According to the study published in the journal Molecular Therapy, the researchers exposed saliva samples from coronavirus patients to the ACE2 gum and discovered that levels of viral RNA dropped so dramatically that they were almost undetectable.
“SARS-CoV-2 replicates in the salivary glands, and we know that when someone d sneezes, coughs, or speaks some of that virus can be expelled and reach others,” researcher Henry Daniell from the University of Pennsylvania said.
“This gum offers an opportunity to neutralise the virus in the saliva, giving us a simple way to possibly cut down on a source of disease transmission,” Daniell added.
To put the chewing gum to the test, the researchers grew angiotensin-converting enzyme 2 (ACE2) in plants, paired it with another compound that allows the protein to cross mucosal barriers and facilitates binding, and then incorporated the plant material into cinnamon-flavored gum tablets.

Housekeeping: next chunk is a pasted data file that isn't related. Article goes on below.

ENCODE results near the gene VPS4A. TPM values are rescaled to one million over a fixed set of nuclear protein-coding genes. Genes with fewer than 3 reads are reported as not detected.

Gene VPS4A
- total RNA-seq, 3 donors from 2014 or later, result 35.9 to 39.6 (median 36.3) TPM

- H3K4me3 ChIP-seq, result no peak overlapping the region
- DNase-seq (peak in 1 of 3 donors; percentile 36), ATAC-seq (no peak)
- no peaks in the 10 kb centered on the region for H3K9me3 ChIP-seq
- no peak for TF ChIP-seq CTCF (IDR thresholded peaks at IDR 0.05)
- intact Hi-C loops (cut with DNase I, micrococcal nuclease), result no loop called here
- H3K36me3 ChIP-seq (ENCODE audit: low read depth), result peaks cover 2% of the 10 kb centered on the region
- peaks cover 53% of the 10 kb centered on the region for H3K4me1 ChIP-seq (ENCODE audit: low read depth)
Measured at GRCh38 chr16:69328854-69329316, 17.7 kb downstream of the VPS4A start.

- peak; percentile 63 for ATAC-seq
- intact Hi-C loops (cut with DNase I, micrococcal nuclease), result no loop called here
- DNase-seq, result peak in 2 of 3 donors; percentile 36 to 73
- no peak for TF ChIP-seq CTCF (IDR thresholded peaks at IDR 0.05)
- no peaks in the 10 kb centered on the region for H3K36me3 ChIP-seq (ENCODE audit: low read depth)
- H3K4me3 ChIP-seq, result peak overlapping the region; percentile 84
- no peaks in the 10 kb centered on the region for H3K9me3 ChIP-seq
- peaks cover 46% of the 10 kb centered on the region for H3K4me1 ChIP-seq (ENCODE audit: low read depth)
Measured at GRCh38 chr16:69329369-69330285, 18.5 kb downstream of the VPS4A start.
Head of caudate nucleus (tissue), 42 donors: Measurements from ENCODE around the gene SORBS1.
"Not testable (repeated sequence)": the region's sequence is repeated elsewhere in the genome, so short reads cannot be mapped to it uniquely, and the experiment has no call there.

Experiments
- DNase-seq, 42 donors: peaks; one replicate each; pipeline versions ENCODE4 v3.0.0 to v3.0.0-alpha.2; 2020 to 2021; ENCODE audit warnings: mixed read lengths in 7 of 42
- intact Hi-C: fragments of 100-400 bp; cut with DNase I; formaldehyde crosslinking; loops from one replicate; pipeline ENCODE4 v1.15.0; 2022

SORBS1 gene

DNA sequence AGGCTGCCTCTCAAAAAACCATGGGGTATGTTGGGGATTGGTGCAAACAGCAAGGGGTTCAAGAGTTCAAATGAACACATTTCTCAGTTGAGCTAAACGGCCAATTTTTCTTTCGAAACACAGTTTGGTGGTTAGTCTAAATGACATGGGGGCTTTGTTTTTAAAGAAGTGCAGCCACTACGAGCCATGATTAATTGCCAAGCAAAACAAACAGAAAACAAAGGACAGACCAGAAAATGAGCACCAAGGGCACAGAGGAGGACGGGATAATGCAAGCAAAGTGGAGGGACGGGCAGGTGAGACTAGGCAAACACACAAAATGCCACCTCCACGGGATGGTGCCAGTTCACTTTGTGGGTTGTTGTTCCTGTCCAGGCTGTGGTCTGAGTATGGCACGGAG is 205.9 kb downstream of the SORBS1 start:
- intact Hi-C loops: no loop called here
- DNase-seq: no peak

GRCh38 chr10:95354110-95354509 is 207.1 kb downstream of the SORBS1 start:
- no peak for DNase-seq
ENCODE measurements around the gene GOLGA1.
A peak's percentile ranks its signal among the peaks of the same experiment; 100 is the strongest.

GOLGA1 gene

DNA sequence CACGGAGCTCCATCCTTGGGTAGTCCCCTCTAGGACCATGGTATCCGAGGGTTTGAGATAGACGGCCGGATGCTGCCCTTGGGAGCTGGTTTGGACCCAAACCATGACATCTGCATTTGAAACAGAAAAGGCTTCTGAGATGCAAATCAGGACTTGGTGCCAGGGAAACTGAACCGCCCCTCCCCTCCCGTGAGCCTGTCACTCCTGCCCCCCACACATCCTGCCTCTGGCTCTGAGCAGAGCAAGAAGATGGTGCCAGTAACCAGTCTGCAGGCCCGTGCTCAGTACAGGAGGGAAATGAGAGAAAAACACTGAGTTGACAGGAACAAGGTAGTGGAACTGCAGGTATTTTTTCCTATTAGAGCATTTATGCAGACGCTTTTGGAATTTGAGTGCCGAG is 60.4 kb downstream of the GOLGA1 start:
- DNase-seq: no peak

They demonstrated that by incubating samples obtained from nasopharyngeal swabs from Covid-positive patients with the gum, the ACE2 present could neutralise SARS-CoV-2 viruses.
Following those initial studies, others were conducted in which viruses that were less pathogenic than SARS-CoV-2 were modified to express the SARS-CoV-2 spike protein.
The gum largely prevented viruses or viral particles from entering cells, either by blocking the ACE2 receptor on the cells or by binding directly to the spike protein, according to the researchers.
The research team is currently working to obtain permission to conduct a clinical trial to see if the approach is safe and effective when tested on SARS-CoV-2 infected people.